It’s 1958. Duck and Cover!

Duck and Cover. It's the fifties and the cold war is raging. This is how they terrorized children back in the 50's.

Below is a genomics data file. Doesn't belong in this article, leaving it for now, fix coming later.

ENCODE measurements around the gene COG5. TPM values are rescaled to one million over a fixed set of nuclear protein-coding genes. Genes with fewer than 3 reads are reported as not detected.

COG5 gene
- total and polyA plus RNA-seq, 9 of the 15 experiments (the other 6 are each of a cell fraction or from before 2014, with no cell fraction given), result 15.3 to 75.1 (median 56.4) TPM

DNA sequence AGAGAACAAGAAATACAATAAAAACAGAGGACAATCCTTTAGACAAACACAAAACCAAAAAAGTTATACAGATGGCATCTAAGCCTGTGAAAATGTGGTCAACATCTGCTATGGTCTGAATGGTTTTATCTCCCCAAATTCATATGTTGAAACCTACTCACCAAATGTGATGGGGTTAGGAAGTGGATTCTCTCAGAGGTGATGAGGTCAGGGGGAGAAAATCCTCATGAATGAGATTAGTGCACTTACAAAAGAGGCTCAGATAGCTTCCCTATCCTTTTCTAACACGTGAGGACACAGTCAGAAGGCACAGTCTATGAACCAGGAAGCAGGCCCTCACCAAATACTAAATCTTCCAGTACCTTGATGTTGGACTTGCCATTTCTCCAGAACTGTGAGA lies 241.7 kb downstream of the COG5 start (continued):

Most readers aren’t going to remember 1958. Or “air raid drills”. Or “Duck and Cover”. I was 6 in 1958 and there was a cold war going on and people worried about the bomb. In some grade schools, they had you hide under your desk for the air raid drill. I guess they thought an atom bomb couldn’t penetrate an oak desk. In my school-New Lincoln Elementary (there was actually an “old” Lincoln) in Scotia, New York, an air raid drill meant going out into the hallway and standing by your locker with your coat over your head. I remember, at the age of six, asking the teacher why we had our coats over our heads. She said “to protect you from flying glass.” So I asked why we were in the hallway. She said “because there’s no glass out here.” The next question was obvious. “OK, then why do we have our coats over our heads?” The answer? “Shut up and put your coat over your head”. The nice folks at Gibson weren’t worried about the bomb. They were innovating like there was no tomorrow and, what with the bomb and all, there might actually not be a tomorrow. 1958 saw the introduction of the Flying V, The Explorer, The ES-335, the ES-355 and probably a few other cool things I’m forgetting about. If Ted McCarty, the president of Gibson and their über designer was worried about the bomb, it didn’t show, although you could argue that the V and the Explorer bombed at the time but that’s another story. I’ve had a few hundred ES-335s over the years but I’ve only had three 58’s. 58’s are different. There is no other year that is like them. The ears are different, the top is different, the headstock inlay is placed differently and the first ones don’t have a neck binding. The 58 I bought this week is one of the very first ones off the line and it gives me an opportunity to do a real close inspection. What strikes me first is how thin the top is. There’s some cracking around the jack which is really common. With only three plies instead of four, the plywood top is pretty fragile except where it has the center block running under it. That’s why you see all kinds of vertical cracks in so many 58’s that you just don’t see in other years. That’s the downside to a thinner top. The upside is a more resonant guitar. It takes less sonic energy to get the top moving and it gives the guitar that “woody” tone that is sometimes missing in later 335s. Many have a kind of banjo-ish tone when played unplugged. They still sound great plugged in but they have more in common with a solid body than a hollow body. And therein lies the paradox. The 335 was supposed to have the advantages of both but, in my opinion, the semi hollows have much more in common with a solid guitar than with a hollow body. I’ve had SG’s that sound like 335s but I’ve never had a 350 or a Byrdland that sounds like one. The 58 gets closer but still the balance tips toward the solid body when it comes to tone. The neck angle, which I’ve covered in detail, also comes into play. The angle was so shallow on the 58 that a special “low profile” ABR-1 was developed to get the action low enough. Many feel the shallow neck angle is why so many dot necks have the “magic” that block necks don’t. While I agree that the shallower angle guitars seem to be consistently better, there seem to be plenty of shallow angle block necks too. This has never been consistent-the neck angles are all over the place from 62-64. But there was a problem with the “low profile” ABR-1. Every single one I’ve ever seen has collapsed in the middle. It was just too thin to support the normal forces exerted by a set of medium gauge strings. Remember 10’s and 11’s didn’t even exist back then and G strings were wound (and were .26 gauge). So, they were swapped out once they collapsed. If you’re lucky, it’s still in the case but I can pretty much guarantee it isn’t on the guitar. I had a mint lefty 58 in the house a few months ago that looked like it had never been played but the original bridge was in the case looking like a rope bridge from an Indiana Jones movie. More to come.